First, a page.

The fairness doctrine continues to be a hot topic in Washington, despite the president's renewed statement of opposition to it.
Rep. Marsha Blackburn (R-TN) took the opportunity of a speech at the Free State Foundation in Washington Thursday to criticize the doctrine as a "blue-print to be avoided at all costs."
She warned that if either Congress or the FCC rolled back First Amendment rights on the air, "bloggers, I-Reporters and the owner of the next big idea would soon have reason to fear."
The doctrine, which was scrapped in 1987, required broadcasters to seek out opposing viewpoints on issues of public importance. Some Republicans fear the Democratic majority in Washington would bring the policy back in an attempt to quiet their conservative talk radio critics. Some Democrats have added fuel to the fire by suggesting a fondness for its return, while others say the issue is a straw horse and a distraction.
Blackburn was using the doctrine as an example of bygone policymaking that could stifle expression in the digital age.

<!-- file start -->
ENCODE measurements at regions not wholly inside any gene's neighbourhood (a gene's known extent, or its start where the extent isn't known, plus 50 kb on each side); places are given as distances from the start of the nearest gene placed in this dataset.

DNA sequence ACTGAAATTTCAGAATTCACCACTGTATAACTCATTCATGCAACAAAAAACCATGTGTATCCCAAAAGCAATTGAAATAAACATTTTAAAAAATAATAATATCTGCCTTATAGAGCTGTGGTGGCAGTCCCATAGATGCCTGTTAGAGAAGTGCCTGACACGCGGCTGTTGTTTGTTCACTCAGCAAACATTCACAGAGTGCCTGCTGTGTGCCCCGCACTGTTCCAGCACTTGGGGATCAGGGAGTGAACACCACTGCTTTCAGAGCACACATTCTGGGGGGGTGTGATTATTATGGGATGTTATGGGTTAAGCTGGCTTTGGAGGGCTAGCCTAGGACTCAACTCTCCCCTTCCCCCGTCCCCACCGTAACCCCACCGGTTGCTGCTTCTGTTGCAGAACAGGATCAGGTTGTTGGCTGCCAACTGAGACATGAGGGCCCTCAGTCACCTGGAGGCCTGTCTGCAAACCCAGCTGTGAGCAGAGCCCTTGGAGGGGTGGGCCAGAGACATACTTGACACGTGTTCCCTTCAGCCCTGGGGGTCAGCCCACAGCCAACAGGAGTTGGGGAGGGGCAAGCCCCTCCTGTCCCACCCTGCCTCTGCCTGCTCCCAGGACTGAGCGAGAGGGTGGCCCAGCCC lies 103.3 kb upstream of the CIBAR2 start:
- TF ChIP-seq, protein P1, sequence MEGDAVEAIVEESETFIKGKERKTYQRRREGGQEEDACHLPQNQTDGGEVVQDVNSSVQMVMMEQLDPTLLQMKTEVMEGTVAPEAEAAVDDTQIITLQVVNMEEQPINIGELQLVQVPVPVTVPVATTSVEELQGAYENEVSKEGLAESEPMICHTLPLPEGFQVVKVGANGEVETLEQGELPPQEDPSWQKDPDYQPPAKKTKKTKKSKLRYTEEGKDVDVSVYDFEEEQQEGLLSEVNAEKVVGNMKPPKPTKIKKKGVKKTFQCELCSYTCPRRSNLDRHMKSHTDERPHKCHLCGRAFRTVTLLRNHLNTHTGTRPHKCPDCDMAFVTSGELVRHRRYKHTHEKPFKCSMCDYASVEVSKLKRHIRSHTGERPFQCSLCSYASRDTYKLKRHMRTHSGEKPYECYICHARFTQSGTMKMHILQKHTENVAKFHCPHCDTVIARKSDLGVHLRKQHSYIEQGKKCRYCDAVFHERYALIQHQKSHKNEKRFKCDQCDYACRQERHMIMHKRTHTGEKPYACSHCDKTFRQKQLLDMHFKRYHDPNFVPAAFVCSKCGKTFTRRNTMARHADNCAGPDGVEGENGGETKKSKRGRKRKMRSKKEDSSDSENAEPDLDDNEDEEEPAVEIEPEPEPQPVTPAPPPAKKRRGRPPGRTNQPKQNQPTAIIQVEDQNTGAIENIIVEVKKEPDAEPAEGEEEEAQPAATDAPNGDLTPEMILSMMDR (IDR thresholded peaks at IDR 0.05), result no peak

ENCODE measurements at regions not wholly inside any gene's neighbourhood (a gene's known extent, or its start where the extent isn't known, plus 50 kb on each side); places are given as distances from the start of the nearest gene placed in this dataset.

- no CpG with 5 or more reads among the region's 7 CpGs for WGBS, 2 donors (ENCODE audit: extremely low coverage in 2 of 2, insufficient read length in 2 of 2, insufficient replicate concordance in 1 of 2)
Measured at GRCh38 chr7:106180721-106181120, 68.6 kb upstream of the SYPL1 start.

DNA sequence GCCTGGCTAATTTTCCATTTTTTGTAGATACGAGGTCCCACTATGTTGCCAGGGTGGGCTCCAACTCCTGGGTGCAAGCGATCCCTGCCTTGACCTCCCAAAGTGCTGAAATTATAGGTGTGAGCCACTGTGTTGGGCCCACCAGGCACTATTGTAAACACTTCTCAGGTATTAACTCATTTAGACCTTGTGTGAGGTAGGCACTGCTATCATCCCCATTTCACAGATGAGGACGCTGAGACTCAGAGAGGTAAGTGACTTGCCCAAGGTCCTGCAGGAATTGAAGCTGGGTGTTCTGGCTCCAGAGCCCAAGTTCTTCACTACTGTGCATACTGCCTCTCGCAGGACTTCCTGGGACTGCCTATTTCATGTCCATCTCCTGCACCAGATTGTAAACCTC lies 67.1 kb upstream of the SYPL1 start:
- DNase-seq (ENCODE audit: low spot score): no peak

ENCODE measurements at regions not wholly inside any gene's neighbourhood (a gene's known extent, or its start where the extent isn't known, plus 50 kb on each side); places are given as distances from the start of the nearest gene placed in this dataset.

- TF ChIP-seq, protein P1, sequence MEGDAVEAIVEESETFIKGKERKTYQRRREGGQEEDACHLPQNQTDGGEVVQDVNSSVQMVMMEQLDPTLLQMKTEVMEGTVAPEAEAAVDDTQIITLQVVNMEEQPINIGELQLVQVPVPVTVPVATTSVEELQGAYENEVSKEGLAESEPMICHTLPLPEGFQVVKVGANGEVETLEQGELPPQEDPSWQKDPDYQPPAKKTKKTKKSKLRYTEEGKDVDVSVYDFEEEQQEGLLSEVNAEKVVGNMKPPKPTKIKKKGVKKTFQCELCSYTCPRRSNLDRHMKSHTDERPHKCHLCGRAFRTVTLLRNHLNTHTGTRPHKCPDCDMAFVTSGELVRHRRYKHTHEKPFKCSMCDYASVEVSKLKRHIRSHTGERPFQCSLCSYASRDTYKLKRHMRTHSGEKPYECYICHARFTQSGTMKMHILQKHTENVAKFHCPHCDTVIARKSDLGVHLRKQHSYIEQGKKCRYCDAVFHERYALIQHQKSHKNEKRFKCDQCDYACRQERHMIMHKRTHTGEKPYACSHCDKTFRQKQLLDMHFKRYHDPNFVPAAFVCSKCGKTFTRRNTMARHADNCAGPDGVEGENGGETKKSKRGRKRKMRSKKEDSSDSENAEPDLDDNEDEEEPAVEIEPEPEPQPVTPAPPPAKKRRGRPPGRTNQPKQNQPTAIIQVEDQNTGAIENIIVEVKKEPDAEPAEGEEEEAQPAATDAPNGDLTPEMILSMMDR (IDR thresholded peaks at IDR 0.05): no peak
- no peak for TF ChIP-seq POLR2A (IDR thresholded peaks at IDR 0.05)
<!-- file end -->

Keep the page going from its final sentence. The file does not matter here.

"Reinstating the Fairness Doctrine jeopardizes the very benefits Americans enjoy today. It not only puts a successful American business-model at risk, but also establishes a troubling precedent for the future."
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Contributing editor John Eggerton has been an editor and/or writer on media regulation, legislation and policy for over four decades, including covering the FCC, FTC, Congress, the major media trade associations, and the federal courts. In addition to Multichannel News and Broadcasting + Cable, his work has appeared in Radio World, TV Technology, TV Fax, This Week in Consumer Electronics, Variety and the Encyclopedia Britannica.
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